Flag Tue Apr 17, 2012
dave, Agent, Charlotte, NC
Tue Apr 17, 2012
First, I would not let the attorney push you into a contract ro an agreement that you are not 100% comfortable with. The attorney was probably hired by the buyer anyway so you may want to get your own attorney to draw up papers for the owner financing if that is the wya you decide to go.

Second, you can get a copy of the credit report. landlords do it all the time. it costs around $25.00 to $30.00. generally though i would ask the buyer to go to freecreditreport.com and furnish you with a copy of all three bureaus. You could ask for scores but you really want to knwo what hsi pay history si like and why he got denied from the bank for financing.

Third, check to see what he makes a year. How long has he been at his job. Those are good indicators fo whether he will have the ability to pay. also, if the ratio of debt to his income is to high (a reaon a bank will nto finance him) you may want to walk away.

But, do NOT sign anything unless you are 100% comfortable with it....You are not obligated to sign the owner financing agreement unless you have a binding agreemetn saying you are doing this. And it does not sound like you do.

Dave diCecco
0 votes
Hey Dave, I have yet to see a credit report from the buyer but the attorney is pushing to close today. The same attorney is representing us both but seems to be favoring the buyer. I asked my realtor to get a credit report for me since she said I couldn't request one as an individual. The original contract was for full purchase price. I only offered owner financing as an option until I could check out specifics but the attorney told me he changed the purchase contract from VA providing financing to me. I hope this doesn't lock me into providing financing without approving the buyer's ability to pay. I think my lack of knowledge is costing me money. I know the buyer has bad credit but not how bad. I decided not to owner finance since the attorney couldn't protect me financially in the contracts the way I requested before I'd approve owner financing. I just saw the new contracts this afternoon and they stink. I am not deeding my property to a buyer who still owes me $39,000.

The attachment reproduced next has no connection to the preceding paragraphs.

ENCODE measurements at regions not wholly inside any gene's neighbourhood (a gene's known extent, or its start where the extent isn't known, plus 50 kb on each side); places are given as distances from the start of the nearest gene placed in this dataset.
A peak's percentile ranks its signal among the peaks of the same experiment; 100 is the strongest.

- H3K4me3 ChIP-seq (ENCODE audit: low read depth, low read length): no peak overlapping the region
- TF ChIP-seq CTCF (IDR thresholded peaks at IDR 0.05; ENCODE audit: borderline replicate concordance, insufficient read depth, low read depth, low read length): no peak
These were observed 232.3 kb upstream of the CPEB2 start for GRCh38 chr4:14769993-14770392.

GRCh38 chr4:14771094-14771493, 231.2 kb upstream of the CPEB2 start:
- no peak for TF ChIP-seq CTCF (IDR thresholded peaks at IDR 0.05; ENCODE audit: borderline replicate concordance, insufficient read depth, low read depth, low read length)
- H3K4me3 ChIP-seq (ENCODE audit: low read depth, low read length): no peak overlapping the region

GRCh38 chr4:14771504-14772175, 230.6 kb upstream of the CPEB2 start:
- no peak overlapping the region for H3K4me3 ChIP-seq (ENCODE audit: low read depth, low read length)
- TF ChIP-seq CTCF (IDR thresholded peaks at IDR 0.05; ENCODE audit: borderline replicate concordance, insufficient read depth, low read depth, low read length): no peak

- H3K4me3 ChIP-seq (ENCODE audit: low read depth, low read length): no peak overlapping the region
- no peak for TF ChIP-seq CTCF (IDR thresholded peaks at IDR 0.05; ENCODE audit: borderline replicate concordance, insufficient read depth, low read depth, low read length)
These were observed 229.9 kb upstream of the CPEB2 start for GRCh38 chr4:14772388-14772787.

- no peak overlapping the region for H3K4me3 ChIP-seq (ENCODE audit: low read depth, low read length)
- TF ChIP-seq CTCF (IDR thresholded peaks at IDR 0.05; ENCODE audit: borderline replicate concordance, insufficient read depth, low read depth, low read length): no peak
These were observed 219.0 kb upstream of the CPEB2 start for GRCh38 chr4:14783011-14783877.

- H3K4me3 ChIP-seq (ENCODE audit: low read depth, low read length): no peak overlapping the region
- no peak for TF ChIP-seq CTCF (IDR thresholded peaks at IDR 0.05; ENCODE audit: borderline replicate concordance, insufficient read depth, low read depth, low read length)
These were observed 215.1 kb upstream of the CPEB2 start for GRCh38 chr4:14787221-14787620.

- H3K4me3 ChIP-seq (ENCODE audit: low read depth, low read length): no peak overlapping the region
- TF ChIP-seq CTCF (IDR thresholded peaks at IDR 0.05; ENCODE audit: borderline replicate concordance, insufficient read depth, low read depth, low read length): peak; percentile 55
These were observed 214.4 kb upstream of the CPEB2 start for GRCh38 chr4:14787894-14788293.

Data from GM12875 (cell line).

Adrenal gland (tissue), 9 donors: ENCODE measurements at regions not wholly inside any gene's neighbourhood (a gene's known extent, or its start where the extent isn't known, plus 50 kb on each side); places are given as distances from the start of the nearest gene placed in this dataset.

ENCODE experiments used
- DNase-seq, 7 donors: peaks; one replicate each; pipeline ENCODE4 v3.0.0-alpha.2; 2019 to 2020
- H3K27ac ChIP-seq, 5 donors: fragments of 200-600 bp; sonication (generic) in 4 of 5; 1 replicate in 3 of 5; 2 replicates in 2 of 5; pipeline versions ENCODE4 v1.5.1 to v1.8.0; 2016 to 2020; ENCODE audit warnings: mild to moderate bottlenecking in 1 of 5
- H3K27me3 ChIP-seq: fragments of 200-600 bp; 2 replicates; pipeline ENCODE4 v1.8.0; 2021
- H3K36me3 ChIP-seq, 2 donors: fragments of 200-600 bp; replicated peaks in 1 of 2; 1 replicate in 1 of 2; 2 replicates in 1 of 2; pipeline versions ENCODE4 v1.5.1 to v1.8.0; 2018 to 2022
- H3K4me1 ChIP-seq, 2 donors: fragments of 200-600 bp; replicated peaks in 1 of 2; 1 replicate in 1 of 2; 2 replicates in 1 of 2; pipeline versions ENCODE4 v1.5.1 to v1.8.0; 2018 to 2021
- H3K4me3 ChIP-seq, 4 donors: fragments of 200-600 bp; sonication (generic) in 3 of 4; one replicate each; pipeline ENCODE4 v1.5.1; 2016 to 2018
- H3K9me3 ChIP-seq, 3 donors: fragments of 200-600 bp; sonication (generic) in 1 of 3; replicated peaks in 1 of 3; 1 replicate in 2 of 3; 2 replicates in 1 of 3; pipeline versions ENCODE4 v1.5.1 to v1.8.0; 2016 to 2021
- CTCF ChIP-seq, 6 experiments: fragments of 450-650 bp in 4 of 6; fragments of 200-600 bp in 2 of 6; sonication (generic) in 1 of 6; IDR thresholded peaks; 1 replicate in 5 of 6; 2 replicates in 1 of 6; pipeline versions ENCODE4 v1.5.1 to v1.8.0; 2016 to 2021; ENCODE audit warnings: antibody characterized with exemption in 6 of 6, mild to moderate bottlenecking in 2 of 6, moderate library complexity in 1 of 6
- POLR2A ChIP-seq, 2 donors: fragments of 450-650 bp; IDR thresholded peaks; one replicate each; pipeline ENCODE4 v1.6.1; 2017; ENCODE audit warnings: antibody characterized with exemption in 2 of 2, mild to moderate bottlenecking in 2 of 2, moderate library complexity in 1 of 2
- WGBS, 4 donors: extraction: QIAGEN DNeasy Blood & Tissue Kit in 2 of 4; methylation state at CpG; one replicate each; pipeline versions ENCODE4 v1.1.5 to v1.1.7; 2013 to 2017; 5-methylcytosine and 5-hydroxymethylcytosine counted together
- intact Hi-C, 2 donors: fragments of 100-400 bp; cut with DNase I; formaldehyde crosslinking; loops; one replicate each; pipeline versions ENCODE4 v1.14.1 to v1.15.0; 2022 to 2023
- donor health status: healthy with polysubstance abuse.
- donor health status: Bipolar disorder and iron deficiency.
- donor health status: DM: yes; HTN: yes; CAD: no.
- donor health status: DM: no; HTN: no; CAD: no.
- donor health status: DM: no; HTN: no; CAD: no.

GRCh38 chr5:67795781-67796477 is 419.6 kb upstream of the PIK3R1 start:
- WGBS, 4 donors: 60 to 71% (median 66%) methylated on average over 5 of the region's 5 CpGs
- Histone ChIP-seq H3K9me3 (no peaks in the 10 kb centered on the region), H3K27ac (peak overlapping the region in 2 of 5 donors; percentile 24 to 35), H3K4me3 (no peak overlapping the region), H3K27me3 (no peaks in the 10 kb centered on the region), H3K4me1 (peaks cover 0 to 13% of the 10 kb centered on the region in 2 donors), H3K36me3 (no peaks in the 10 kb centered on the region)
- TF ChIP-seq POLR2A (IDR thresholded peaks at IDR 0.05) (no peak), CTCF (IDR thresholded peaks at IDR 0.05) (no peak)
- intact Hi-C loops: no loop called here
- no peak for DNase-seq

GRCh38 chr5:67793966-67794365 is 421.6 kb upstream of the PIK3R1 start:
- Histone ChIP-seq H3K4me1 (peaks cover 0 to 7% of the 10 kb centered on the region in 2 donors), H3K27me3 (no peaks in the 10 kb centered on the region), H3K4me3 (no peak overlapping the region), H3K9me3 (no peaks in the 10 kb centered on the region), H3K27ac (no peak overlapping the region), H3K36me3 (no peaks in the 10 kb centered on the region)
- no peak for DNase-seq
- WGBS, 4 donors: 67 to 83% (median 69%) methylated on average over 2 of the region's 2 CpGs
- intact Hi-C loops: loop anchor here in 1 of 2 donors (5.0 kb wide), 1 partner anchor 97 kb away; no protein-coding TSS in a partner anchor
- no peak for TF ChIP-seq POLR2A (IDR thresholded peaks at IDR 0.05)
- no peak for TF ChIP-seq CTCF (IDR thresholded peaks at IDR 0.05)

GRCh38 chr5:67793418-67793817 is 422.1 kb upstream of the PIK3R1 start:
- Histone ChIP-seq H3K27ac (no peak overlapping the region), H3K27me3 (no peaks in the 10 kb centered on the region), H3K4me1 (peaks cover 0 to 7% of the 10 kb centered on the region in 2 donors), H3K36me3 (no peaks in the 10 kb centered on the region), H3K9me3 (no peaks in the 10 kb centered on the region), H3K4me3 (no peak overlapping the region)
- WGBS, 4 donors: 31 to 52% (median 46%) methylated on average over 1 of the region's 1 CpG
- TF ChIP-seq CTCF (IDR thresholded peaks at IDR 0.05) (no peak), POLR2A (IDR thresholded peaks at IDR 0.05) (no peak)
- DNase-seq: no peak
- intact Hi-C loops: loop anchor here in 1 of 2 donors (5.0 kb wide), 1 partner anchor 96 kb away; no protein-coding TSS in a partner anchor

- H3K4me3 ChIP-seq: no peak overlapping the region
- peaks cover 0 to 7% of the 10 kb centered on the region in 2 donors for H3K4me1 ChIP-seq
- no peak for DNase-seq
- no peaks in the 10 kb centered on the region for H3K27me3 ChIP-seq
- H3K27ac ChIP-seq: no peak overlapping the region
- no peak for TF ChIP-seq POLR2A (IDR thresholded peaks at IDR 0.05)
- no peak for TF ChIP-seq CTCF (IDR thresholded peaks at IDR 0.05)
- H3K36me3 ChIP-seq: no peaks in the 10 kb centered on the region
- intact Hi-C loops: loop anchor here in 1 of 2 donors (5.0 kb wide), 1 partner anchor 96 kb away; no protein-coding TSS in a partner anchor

Flag Tue Apr 17, 2012
Jim Allen, Agent, Charlotte, NC
Tue Apr 17, 2012
You can get a credit report. Its for a landlord who needs to check out a tennant. Look in the yellow pages for Greensboro or have the buyer furnish you with a credit report obtained at a bank or any place that has access to credit reports.

You can say no JOSE until you are confortable..... but look at a credit report unless you have an agreement to do otherwise

Good Luck
0 votes
Thanks James. When I asked my attorney if I should request a credit report before agreeing to owner finance, he said it was up to me.

He must have bad credit if he can't get a loan otherwise. I should have gotten my own attorney but my realtor lined this up. The same attorney is representing us both and not representing me well at all. I won't be owner financing and I feel much better about the decision.

I think I am being misled.
Flag Tue Apr 17, 2012